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How Dangerous Is COVID-19? We Asked An Epidemiologist.


As of Friday afternoon, there are now 33 confirmed cases of the coronavirus in Louisiana, and officials expect it to continue to spread. There’s been a run on toilet paper and food at grocery stores like Costco and Trader Joe’s as people prepare to quarantine. And it’s good to be prepared. But how dangerous is the virus, really?

New Orleans Public Radio talked with Tulane University epidemiologist Susan Hassig.

Q: How deadly is the virus, really? The estimates range between a 1 and 3 percent fatality rate.

The case fatality rate is very dependent upon who gets sick and who we're counting as infected, because the denominator, that bottom number, who's infected, is the base for that calculation. So if we're testing only people who are seriously ill, the numbers are going to be likely to come up with a higher case fatality than if you're testing very broadly, identifying people who are asymptomatic or very mildly ill, but are positive. They don't die, they don't get severely sick, and so the case fatality in that kind of setting is going to be much, much lower.

Q: Like in South Korea, for example.

Exactly right. South Korea is testing a lot more people with far less presence of clinical symptomology. So I think their experience probably gives us the best estimate for the general future of this outbreak.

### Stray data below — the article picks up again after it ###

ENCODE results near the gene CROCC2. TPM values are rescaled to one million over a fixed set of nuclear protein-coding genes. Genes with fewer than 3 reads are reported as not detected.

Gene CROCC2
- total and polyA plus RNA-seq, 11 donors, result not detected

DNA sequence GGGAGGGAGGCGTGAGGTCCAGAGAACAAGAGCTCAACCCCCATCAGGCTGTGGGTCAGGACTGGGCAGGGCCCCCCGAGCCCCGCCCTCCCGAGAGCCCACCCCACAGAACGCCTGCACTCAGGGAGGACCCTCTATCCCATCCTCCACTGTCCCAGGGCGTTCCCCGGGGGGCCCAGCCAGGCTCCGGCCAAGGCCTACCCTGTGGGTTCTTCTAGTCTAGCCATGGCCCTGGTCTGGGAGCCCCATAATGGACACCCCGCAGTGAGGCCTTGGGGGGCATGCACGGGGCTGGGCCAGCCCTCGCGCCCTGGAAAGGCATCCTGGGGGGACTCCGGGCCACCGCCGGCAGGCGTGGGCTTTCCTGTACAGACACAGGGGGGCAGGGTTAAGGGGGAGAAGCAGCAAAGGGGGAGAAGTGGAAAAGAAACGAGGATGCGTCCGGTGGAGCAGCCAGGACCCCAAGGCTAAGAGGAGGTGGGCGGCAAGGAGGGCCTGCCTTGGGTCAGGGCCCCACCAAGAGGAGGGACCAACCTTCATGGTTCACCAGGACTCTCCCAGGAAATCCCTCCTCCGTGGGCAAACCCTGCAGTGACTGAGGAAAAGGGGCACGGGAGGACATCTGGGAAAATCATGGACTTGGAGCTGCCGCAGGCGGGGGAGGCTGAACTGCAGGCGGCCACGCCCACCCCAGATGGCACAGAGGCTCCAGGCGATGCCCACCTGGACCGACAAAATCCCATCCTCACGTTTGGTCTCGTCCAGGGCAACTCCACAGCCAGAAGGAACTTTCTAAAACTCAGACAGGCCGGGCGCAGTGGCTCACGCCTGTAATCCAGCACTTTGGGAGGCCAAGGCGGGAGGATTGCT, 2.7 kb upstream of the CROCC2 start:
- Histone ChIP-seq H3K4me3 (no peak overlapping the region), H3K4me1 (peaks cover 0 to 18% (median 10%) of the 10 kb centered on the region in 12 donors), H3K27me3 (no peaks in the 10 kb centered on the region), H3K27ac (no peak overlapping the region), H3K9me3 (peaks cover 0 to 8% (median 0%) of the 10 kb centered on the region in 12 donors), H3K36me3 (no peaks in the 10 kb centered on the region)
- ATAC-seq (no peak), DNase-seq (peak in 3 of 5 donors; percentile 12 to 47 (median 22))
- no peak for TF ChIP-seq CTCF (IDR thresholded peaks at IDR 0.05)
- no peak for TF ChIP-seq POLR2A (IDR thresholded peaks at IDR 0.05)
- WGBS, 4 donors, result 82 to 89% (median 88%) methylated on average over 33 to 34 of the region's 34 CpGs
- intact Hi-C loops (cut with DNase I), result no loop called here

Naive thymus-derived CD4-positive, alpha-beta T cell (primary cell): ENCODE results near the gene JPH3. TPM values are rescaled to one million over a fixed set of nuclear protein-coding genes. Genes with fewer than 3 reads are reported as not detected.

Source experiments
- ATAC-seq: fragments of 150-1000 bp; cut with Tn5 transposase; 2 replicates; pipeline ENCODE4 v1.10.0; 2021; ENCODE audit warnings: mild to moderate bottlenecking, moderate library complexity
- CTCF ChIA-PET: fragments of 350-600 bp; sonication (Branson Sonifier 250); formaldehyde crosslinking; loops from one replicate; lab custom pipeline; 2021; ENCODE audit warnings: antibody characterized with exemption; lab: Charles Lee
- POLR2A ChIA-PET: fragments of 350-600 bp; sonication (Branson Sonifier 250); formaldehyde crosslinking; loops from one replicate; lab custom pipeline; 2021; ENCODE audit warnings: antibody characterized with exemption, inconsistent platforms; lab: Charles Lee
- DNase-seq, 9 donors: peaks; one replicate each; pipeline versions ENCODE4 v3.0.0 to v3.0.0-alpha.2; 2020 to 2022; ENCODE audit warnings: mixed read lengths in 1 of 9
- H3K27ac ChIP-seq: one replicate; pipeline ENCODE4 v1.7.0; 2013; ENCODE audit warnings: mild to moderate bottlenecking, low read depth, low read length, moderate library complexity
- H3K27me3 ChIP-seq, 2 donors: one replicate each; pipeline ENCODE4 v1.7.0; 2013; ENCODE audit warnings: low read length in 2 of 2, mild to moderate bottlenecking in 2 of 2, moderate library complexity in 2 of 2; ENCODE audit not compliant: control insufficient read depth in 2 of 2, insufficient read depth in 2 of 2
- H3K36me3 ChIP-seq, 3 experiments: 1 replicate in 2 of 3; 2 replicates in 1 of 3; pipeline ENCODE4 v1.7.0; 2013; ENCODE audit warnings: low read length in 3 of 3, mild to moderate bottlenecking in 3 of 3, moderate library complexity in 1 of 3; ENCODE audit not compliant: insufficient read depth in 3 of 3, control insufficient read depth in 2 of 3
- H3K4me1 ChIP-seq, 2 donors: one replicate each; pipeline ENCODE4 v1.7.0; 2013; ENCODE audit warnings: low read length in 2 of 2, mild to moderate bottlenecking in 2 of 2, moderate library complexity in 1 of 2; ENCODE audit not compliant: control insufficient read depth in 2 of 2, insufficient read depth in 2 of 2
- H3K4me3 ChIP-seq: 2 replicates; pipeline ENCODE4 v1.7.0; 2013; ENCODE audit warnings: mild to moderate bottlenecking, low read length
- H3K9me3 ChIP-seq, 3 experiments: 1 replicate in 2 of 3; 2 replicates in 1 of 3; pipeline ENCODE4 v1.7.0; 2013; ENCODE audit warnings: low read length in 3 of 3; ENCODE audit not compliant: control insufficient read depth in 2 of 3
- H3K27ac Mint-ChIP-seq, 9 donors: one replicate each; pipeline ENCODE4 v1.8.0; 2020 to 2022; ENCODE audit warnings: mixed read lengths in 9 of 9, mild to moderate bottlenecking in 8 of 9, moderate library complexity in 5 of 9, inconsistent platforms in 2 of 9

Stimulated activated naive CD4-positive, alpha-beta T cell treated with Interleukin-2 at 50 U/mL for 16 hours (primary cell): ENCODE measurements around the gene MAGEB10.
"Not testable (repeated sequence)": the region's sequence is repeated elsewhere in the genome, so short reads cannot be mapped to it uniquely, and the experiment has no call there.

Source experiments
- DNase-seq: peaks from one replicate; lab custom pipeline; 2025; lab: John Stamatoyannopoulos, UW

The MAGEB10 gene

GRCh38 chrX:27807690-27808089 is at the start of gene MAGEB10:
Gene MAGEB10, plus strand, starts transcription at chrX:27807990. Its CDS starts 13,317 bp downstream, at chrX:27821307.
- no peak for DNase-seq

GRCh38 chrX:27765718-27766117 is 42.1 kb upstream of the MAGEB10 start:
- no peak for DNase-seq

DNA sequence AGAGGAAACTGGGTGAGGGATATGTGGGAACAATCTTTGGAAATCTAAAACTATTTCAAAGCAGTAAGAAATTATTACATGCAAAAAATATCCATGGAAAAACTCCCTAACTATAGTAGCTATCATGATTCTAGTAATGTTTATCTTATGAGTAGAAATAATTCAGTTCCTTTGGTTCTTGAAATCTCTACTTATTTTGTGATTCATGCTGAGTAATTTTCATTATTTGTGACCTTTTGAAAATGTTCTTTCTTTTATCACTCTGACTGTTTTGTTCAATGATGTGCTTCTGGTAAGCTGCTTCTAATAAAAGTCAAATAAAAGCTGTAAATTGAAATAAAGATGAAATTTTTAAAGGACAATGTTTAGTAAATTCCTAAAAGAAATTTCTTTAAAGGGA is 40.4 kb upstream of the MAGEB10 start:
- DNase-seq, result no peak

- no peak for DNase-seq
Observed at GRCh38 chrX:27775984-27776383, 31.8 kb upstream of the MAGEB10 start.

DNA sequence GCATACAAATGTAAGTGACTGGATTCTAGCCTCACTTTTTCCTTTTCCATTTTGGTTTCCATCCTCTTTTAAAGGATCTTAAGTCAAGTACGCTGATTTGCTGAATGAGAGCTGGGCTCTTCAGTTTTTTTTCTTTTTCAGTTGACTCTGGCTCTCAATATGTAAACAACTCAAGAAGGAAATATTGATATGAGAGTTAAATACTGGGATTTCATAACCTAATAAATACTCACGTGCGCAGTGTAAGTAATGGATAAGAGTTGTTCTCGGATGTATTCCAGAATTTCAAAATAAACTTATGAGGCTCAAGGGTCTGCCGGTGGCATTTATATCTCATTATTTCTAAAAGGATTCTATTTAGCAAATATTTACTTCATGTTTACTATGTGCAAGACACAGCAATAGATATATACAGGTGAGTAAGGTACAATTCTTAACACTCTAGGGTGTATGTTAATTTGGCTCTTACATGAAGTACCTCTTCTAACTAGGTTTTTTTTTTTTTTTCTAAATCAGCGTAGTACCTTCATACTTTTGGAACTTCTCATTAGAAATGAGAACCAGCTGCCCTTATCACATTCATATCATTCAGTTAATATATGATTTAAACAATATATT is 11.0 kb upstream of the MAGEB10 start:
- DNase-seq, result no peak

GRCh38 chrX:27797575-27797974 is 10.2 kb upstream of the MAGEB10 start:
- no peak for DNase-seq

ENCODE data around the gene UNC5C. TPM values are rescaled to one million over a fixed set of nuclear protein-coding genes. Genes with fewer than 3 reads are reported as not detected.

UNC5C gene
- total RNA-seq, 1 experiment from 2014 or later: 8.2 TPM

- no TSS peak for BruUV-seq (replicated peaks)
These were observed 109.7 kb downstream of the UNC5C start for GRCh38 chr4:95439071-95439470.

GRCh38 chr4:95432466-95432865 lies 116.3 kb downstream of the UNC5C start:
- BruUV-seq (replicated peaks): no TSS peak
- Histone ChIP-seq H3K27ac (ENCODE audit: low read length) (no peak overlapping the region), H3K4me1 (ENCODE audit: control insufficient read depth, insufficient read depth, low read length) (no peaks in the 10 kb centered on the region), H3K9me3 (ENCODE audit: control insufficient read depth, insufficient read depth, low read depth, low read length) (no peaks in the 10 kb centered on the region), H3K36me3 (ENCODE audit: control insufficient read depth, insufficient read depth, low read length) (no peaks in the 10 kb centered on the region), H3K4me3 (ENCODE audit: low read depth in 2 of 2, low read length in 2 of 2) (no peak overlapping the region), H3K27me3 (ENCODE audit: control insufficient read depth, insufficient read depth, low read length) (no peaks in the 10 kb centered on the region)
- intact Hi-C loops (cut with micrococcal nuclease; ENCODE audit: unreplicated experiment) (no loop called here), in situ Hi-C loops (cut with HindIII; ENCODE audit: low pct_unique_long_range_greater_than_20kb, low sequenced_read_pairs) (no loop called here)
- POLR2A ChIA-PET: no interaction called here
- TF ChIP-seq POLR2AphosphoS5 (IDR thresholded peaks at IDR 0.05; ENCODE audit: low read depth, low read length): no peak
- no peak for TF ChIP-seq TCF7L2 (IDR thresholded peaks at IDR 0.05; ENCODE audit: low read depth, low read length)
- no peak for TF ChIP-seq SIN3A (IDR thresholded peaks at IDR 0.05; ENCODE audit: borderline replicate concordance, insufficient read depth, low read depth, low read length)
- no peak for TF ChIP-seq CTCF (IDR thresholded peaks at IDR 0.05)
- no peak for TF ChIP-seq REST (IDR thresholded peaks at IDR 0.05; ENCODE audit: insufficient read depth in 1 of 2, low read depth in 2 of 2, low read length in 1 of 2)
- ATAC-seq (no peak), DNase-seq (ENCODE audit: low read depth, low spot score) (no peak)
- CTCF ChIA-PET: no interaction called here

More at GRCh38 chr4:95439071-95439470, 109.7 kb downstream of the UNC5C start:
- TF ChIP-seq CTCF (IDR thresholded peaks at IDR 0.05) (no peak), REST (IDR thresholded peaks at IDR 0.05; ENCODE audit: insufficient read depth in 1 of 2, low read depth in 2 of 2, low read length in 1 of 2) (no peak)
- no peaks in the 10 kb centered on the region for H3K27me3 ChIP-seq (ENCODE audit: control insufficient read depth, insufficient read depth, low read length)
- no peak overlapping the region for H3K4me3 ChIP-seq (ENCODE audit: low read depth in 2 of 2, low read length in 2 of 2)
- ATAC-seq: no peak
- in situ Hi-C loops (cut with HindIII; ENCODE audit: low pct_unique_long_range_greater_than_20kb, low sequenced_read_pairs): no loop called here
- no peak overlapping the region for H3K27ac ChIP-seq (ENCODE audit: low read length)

Q: Based on all that, what's the consensus?

I don't know that we've gotten to the point where we're comfortable with a consensus yet because we are still gathering information. And as we get more information every day, every week from more and more places around the world, we're going to feel more comfortable understanding what the real clinical impact is going to be of this. I suspect it's going to be less than 1 percent.

Q: So how freaked out should people really be?

Well, there's two things we need to think about when we're talking about risk and just what we should be worried about. First of all, the risk of infection is pretty universal because none of us have prior experience with this organism. It's a brand new virus, so we don't have any protection. So if we encounter it, we're probably going to be infected. But everything we're seeing is that for many, many people who get infected, in fact, some estimates are 80 percent — it has very little clinical impact on them. And so they don't get severely ill. They may be uncomfortable for a few days. But the real concern is people who have preexisting medical conditions in terms of a much more elevated risk of severe outcome. So we want to distinguish risk of infection, which is pretty much universal and risk of negative severe outcome.